Turning Up the Volume: unheard voices of people with dementia
Turning Up the Volume is the largest-ever survey with people with dementia to hear their views and experiences of what daily life is like.
Society isn’t listening to people with dementia – but we are
Turning Up the Volume: unheard voices of people with dementia is a report containing the findings from Alzheimer’s Society’s largest-ever survey with people with dementia to hear their views and experiences of what daily life is like.
This ambitious and innovative piece of research, conducted by Ipsos MORI, has people affected by dementia at its heart. Through their words you’ll hear the real story of what it’s like to live with dementia, or be an unpaid carer, in England, Wales and Northern Ireland today. It also highlights what the general public thinks and feels about the condition.
The report is based on four strands of research: a survey of 966 people with dementia; 32 in-depth interviews with people with dementia including those from different ethnic and social groups; an online survey of 500 unpaid carers; and an online survey of 2,356 adults aged 16-75 in the United Kingdom.
Sadly, our research findings demonstrate the gap that exists for some people with dementia between what they need to live well, and their day-to-day reality.
- Almost half (48%) of people living with dementia worry about becoming a burden
- Over a quarter (27%) of carers for people with dementia feel “cut-off from society”
- 41% of the public disagree it’s just as easy for people with dementia to play an equal part in society as anyone else
- Only 17% of carers agreed that 'there is enough support available for those who care for people with dementia'
Key themes from the research highlight that a stigma around dementia; some people living with the condition believing the public don’t understand their symptoms, or how to interact with them.
'A lot of people don’t want to know about it, because they don’t want to think that they may get it. It has a bit of a stigma, doesn’t it?' - Person with dementia
People living with dementia can feel like they’re losing their identity. Some people we spoke to said they were aware of their abilities fading which can have profound emotional and psychological consequences.
'You feel like you have lost your identity. You’ve lost the person who you are.' - Person with dementia
Some people with dementia worry about their finances and the future as dementia care can be expensive and hard to access.
'Yeah, once I get to that stage I’ll have to have people getting me out of bed and people putting me to bed, and the cost is enormous I would fear.' - Person with dementia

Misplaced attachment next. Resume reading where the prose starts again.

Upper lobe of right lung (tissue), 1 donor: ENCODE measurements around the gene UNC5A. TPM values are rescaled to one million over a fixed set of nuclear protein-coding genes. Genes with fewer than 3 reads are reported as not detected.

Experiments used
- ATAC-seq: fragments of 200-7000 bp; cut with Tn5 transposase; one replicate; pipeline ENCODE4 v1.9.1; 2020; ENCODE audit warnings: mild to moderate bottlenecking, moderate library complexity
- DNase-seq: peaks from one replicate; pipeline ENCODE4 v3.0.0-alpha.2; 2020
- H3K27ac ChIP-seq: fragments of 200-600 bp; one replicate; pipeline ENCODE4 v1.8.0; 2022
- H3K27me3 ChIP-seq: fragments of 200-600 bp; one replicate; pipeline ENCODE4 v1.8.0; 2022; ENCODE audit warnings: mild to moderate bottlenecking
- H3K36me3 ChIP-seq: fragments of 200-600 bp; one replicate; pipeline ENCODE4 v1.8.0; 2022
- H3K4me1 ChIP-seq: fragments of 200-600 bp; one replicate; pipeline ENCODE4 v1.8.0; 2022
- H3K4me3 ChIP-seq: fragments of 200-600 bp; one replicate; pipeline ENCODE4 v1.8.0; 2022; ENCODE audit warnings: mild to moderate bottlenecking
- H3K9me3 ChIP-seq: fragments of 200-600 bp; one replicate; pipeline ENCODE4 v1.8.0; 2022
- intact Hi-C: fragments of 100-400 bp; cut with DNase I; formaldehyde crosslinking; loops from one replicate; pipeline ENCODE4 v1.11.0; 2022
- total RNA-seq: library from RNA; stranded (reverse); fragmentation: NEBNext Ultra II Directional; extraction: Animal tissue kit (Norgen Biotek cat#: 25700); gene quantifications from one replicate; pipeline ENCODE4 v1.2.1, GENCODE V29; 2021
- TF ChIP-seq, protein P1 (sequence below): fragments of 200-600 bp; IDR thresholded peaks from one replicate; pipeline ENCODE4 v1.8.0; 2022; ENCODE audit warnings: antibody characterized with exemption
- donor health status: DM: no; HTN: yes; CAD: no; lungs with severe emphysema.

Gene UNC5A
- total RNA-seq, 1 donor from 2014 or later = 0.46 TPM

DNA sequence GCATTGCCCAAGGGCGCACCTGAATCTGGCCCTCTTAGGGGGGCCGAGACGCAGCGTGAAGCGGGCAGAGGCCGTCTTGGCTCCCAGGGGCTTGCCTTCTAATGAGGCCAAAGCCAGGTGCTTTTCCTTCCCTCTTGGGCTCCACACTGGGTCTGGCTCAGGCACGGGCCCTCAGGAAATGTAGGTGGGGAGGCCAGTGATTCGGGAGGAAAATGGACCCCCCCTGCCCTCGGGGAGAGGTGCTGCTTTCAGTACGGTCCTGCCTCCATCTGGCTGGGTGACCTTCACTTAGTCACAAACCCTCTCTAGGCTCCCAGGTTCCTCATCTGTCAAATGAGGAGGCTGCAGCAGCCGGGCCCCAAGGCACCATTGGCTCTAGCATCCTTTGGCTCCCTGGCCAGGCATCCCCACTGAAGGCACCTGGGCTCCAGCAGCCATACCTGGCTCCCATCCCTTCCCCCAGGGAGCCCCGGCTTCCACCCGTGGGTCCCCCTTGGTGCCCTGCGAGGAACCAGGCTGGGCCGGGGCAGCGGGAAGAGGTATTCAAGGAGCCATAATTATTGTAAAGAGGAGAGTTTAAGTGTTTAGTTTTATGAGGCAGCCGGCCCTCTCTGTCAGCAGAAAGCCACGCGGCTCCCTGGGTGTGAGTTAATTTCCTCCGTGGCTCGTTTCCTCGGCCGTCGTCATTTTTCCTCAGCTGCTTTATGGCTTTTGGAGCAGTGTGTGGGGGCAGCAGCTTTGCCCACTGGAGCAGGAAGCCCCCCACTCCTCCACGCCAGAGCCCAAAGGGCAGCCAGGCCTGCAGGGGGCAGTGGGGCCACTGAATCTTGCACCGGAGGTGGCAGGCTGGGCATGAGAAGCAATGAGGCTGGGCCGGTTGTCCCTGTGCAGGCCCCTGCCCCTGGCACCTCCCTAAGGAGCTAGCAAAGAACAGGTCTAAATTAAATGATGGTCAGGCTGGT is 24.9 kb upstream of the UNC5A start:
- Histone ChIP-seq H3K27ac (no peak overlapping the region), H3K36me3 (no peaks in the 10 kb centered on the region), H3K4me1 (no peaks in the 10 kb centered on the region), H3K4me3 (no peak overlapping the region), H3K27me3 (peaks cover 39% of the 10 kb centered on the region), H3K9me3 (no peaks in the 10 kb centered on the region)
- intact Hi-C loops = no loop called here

Many unpaid carers make significant sacrifices, sometimes with no help from statutory services, to be a lifeline for their loved one with dementia.
'No one from mum’s psychiatric team said to me, ‘what about you’? I had to say, ‘what about me?' - Carer of person with dementia
But it doesn’t have to be that way . . .
A new deal for people with dementia
Many people affected by dementia that we spoke to told us of the positive impact they felt from being well supported. People living with dementia who use Alzheimer’s Society’s services were positive about their daily experiences. Indeed 68% said that they get out of their home nearly every day or every day. Only 8% said that others treated them worse since they have had dementia and 81% felt that they have a say in decisions about their care.
This shows that with the right support, it is possible to live well with dementia.
Unless action is taken today, many more people with dementia will lose their sense of identity, their independence or face a social care system that fails to provide the support they need. To make living well with dementia a reality for everyone, we need action from the state, society and the general public now.
Over the next five years, Alzheimer’s Society will:
- Challenge those in power to create a long-term, sustainable system for funding dementia care.
- Call on care providers to ensure everyone affected by dementia receives the support they need, throughout their dementia pathway.
- Call on the public to unite with Alzheimer’s Society and create communities where no one with dementia is excluded and no one faces the condition alone.